Astronomers say they are on the verge of finding planets like Earth orbiting other stars, a key step in determining if we are alone in the universe.
A top Nasa astronomer and other leading scientists say that within four or five years they should discover the first Earth-like planet where life could develop, or may have already.
A planet close to the size of Earth could even be found this year if preliminary hints from a new space telescope pan out.
At the annual American Astronomical Society conference in Washington this week, each discovery involving so-called "exoplanets" - those outside our solar system - pointed to the same conclusion: quiet planets like Earth where life could develop are probably plentiful, despite a violent universe of exploding stars, crushing black holes and colliding galaxies.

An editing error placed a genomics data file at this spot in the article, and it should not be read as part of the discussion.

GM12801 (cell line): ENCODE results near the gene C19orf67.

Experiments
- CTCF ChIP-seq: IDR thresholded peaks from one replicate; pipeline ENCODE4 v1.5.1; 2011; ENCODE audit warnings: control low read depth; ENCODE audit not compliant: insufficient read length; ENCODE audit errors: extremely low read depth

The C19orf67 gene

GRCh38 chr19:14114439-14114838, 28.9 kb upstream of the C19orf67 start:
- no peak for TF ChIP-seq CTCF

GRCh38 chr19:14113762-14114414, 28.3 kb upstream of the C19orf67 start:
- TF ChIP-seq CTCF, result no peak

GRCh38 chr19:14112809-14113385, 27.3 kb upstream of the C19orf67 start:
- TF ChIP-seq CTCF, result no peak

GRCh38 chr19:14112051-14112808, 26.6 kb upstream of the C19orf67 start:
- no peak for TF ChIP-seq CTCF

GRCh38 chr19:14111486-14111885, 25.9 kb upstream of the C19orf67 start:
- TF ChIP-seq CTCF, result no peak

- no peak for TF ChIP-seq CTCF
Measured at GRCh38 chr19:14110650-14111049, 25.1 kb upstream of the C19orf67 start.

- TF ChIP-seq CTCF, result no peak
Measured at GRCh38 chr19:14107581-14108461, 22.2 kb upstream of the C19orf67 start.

Nasa's new Kepler telescope and a wealth of new research from the suddenly hot and competitive exoplanet field generated noticeable buzz at the convention.
Scientists are talking about being at "an incredible special place in history" and closer to answering a question that has dogged humanity since the beginning of civilisation.
"The fundamental question is: are we alone? For the first time, there's an optimism that sometime in our lifetimes we're going to get to the bottom of that," said Simon "Pete" Worden, an astronomer who heads Nasa's Ames Research Centre.
"If I were a betting man, which I am, I would bet we're not alone -- there is a lot of life."
Even the Roman Catholic Church has held scientific conferences about the prospect of extraterrestrial life, including a meeting last November.